A minimum of 220 ml of lipoaspirate was harvested through tumescent liposuction. In conformity with the manufacturers guidelines, the lipoaspirate was transferred into the Celution® 800/CRS System and processed by one ampule of Celase® processing enzyme reagent (Cytori Therapeutics, San Diego, CA, USA) (15). Meanwhile, the neuroma was excised under the microscope and subsequently neurolysis was performed. The nerve stump was dissected for at least 3 cm proximally to the wrist. Four small 1 mm transcutaneous incisions were arranged around the principal approach and blunt cannulas were placed perineurally to the nerve and secured in place by adhesive dressing (Figure 2). The wound was tightly closed with the blunt cannulas in situ. Then 5 ml of the processed SVF and 2 ml of the aspirated and sedimented lipid fraction were shuffled by communicating syringes (Figure 3). Finally, the SVF-enriched fat graft was injected perifocal to the nerve stump via the cannulas. The cannulas were removed and the incisions sutured.

FIGURE 2
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Figure 2. As application tool, four blunt cannulas were transcutaneously inserted and perineurally arranged around the nerve stump.

FIGURE 3
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Figure 3. Communicating syringes were used to mix 5 ml of the concentrated stromal vascular fraction (SVF) with 2 ml of the sedimented lipid fraction in order to get the SVF-enriched fat graft.

Statistical Analysis

The data were analyzed using the IBM Statistical Package for Social Sciences, version 22 (SPSS, Chicago, IL, USA) and presented as mean ± SDs. The Kolmogorov–Smirnov test was employed to verify the nonparametric nature of the study population and confirmed a nonexistent empirical distribution. Based on the nonparametric nature of the study population, the Wilcoxon’s test for related samples was applied to compare preoperative and postoperative results. The Mann–Whitney U test was used to verify statistical significance between the respective pain scores of each group. Statistical significance was considered at p-value less than 0.05.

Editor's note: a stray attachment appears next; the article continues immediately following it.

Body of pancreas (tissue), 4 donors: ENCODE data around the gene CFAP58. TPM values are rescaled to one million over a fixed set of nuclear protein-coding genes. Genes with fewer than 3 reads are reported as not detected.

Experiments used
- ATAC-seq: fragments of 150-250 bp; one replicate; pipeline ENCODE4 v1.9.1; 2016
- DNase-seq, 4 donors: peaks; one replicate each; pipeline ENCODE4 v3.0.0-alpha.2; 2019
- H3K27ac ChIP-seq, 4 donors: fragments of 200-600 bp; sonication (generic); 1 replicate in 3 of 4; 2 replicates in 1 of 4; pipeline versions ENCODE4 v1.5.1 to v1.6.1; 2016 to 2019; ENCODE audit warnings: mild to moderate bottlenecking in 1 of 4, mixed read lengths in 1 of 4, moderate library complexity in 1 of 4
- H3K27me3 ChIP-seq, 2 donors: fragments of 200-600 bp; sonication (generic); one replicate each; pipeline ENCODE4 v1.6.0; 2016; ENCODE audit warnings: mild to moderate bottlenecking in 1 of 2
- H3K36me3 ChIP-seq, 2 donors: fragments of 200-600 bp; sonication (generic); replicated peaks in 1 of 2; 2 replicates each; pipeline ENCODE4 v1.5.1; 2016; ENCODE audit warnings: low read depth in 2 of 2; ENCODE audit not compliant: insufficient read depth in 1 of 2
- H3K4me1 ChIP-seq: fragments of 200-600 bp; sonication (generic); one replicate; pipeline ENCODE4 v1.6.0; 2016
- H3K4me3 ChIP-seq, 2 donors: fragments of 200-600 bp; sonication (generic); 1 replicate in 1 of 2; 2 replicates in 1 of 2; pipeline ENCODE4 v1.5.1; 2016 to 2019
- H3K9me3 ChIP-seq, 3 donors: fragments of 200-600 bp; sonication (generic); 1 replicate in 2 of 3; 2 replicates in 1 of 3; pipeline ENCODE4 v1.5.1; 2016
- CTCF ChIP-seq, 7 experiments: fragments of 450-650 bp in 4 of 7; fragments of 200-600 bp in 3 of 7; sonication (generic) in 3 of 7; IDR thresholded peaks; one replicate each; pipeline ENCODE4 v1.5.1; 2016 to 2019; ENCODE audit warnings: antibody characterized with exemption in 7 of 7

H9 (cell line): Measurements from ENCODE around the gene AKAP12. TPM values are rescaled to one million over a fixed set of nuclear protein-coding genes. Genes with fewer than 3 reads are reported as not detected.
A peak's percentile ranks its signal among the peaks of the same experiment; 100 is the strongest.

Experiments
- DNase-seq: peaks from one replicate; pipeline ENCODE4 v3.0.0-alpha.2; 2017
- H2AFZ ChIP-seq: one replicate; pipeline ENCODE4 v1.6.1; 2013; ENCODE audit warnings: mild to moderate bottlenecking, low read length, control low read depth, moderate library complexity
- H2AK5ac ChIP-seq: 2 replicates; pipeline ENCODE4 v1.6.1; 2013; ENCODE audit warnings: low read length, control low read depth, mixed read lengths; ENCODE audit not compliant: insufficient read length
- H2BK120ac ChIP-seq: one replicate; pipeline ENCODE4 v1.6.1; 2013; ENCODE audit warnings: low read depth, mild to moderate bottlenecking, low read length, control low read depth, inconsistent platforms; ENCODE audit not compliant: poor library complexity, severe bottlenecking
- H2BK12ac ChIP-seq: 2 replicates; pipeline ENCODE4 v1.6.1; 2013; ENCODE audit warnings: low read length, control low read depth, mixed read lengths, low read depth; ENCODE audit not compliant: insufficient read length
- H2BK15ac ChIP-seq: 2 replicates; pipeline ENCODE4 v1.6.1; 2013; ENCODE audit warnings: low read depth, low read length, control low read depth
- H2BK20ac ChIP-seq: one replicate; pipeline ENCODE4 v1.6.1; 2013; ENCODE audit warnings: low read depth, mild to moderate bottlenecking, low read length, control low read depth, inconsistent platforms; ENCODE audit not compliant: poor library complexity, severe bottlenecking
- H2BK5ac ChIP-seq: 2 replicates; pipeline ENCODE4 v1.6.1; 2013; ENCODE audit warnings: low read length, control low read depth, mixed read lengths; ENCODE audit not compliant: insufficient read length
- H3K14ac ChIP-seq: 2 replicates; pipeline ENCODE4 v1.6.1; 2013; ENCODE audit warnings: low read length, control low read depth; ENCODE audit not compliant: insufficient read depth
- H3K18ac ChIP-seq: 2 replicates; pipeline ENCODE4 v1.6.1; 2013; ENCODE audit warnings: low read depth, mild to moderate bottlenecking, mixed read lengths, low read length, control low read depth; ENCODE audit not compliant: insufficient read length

Results

The baseline characteristics of the study population are presented in Table 1. Eight male and two female patients with adequate pain reduction following the nerve blockade were included with a mean age of 41.5 ± 13.2 years. In eight patients, the neuromas of the SBRN manifested due to a previous trauma and in two patients due to an iatrogenic injury during orthopedic interventions. The mean duration of preoperative pain was 45.35 ± 46.98 months, ranging from 5 months to 12 years. Six patients had symptoms of CRPS II in their past medical history, which was documented in a peripheral hospital and could neither be confirmed by the surgeon nor by the neurologist practicing in our institution. Four patients were employed and six were unemployed. Nine patients smoked at the time of the surgical management (mean duration: 13.9 ± 10.7 pack years).

TABLE 1
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Table 1. Baseline characteristics.

The standard postoperative immobilization period amounted 4 weeks in the transposition group and 10 days in the SVF-enriched fat grafting group.

The comparison of pre- and postoperative pain scores of the two groups are listed in Tables 26 for each pain modality.

TABLE 2
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Table 2. Mean spontaneous pain ± SDs (p-value).

TABLE 3
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Table 3. Mean spikes ± SDs (p-value).

TABLE 4
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Table 4. Mean hyperaesthesia ± SDs (p-value).

TABLE 5
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Table 5. Mean tap pain ± SDs (p-value).

TABLE 6
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Table 6. Mean motion pain ± SDs (p-value).

Statistically significant pain reduction could be shown in the transposition group 2 months after the surgery for the majority of pain modalities and on overall pain assessment. Afterward, subsequent increase of pain was detected and failed to maintain statistical significance from 6 months’ post-surgery onward. An overall pain reduction from 36 months after the surgery was assessed as follows: spontaneous pain from 2.2 ± 0.84 to 1.4 ± 1.34 (p = 0.157), hyperesthesia from 2.8 ± 0.45 to 2.2 ± 0.84 (p = 0.180), tap pain from 3 ± 0.0 to 2.8 ± 0.45 (p = 0.317), and motion pain from 2.8 ± 0.45 to 1.6 ± 1.52 (p = 0.194). Spikes were assessed 36 months after the surgery at the same level as before the surgery (p = 1.0) (Figure 4).